Barring a court injunction or higher ranking federal legislation, those selling food in Vermont must use package labels to declare foods that contain genetically modified organisms (GMOs). No matter where one falls in the heated debate, inconsistent state laws would raise costs for everyone and leave consumers even more confused about food.

While we support consumer choice when science proves differences exist, Vermont's food labeling law borders on impingement of interstate commerce by singling out unique food label requirements. That is one of the many reasons the International Dairy Foods Association (IDFA) has become a named party in the lawsuit seeking to prevent the nation's first GMO labeling law from going into effect this July. Admittedly, those pressing the matter in the courtroom will be in for a tough fight.

The Green Mountain State's food labeling rules represent a series of land mines for food retailers. If manufacturers don't properly label foods containing GMOs, the Vermont legislation contains massive financial penalties through citizen enforcement. On the flip side, food vendors cannot simply label food as "potentially containing GMOs" because that language would not be in compliance with Food and Drug Administration (FDA) rules. It leaves marketers with an almost no-win scenario. That is why the U.S. Secretary of Agriculture held two lengthy meetings in his office to broker a deal between both sides. However, those discussions to craft a more workable law eventually broke down.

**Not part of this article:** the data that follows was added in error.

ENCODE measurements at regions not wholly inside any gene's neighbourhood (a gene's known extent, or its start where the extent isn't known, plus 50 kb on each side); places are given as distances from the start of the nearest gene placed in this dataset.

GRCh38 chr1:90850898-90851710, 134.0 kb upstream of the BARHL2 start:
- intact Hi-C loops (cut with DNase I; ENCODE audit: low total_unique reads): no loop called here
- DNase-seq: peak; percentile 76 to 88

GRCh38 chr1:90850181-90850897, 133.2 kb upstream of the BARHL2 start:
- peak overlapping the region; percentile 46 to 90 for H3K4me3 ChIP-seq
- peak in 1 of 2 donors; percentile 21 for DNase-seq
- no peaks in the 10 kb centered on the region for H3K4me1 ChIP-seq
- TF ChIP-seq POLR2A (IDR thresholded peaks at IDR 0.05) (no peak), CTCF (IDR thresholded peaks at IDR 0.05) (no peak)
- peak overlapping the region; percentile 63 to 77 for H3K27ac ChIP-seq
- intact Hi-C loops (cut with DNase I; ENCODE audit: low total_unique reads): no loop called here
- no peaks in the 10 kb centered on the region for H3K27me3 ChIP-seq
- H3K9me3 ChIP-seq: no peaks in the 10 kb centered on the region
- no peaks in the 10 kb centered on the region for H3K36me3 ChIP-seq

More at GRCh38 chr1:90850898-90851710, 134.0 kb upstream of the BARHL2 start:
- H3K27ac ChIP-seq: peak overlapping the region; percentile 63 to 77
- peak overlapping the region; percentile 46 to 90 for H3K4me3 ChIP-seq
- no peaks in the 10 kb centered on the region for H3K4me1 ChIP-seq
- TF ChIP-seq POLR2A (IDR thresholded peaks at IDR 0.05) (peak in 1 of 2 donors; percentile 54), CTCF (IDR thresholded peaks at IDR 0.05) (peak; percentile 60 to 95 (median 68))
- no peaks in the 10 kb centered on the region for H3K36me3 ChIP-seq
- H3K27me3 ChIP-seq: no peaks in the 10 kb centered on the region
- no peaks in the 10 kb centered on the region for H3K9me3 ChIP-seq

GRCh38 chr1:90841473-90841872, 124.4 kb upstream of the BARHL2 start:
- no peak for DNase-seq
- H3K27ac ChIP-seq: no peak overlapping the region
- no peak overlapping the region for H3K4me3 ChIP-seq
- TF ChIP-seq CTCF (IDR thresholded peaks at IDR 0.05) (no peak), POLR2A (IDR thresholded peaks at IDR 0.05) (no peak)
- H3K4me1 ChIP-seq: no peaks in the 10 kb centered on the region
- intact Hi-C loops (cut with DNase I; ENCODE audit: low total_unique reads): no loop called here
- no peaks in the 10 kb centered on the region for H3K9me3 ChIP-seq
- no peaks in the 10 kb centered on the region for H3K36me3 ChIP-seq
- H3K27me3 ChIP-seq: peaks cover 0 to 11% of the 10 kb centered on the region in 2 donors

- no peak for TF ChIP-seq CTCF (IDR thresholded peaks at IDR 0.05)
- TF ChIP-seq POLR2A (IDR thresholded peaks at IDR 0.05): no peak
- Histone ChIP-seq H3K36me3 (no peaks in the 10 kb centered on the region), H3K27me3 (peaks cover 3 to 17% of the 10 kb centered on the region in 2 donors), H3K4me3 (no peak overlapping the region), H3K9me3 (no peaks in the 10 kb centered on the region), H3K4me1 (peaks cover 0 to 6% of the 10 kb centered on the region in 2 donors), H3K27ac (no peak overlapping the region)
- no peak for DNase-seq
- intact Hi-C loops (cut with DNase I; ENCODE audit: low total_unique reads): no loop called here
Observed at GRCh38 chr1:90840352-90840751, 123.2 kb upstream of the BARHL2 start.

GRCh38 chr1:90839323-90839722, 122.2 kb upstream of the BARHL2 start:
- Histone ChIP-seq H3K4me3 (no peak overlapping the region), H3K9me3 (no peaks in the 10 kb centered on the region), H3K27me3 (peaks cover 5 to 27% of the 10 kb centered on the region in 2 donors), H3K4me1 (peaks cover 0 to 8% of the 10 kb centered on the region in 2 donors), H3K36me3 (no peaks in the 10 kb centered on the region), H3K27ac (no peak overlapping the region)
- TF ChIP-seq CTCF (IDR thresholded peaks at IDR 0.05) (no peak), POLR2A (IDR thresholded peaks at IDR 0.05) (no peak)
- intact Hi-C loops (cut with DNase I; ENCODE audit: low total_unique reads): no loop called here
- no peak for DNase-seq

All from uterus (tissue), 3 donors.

With 30 states now considering various GMO labeling laws, federal leaders must step forward and develop a national standard. Since federal agencies write rules based on science, that would be the preferred course of action over legislation. In lieu of that, a proposal to pre-empt the Vermont law has passed in the Republican-controlled House of Representatives with 45 Democrats also voting in favor of a national GMO-labeling standard. The Senate discussion is locked in a fierce battle that may stalemate during this polarizing election season.

Given the deadlock, companies have no choice but to move forward with changing labels to market food in Vermont. The problem will become more exacerbated the instant additional states pass their own GMO labeling standards. That doesn't benefit farmers, manufacturers, grocers or consumers. We need national clarity.

This editorial appears on page 160 of the March 10, 2016 issue of Hoard's Dairyman.

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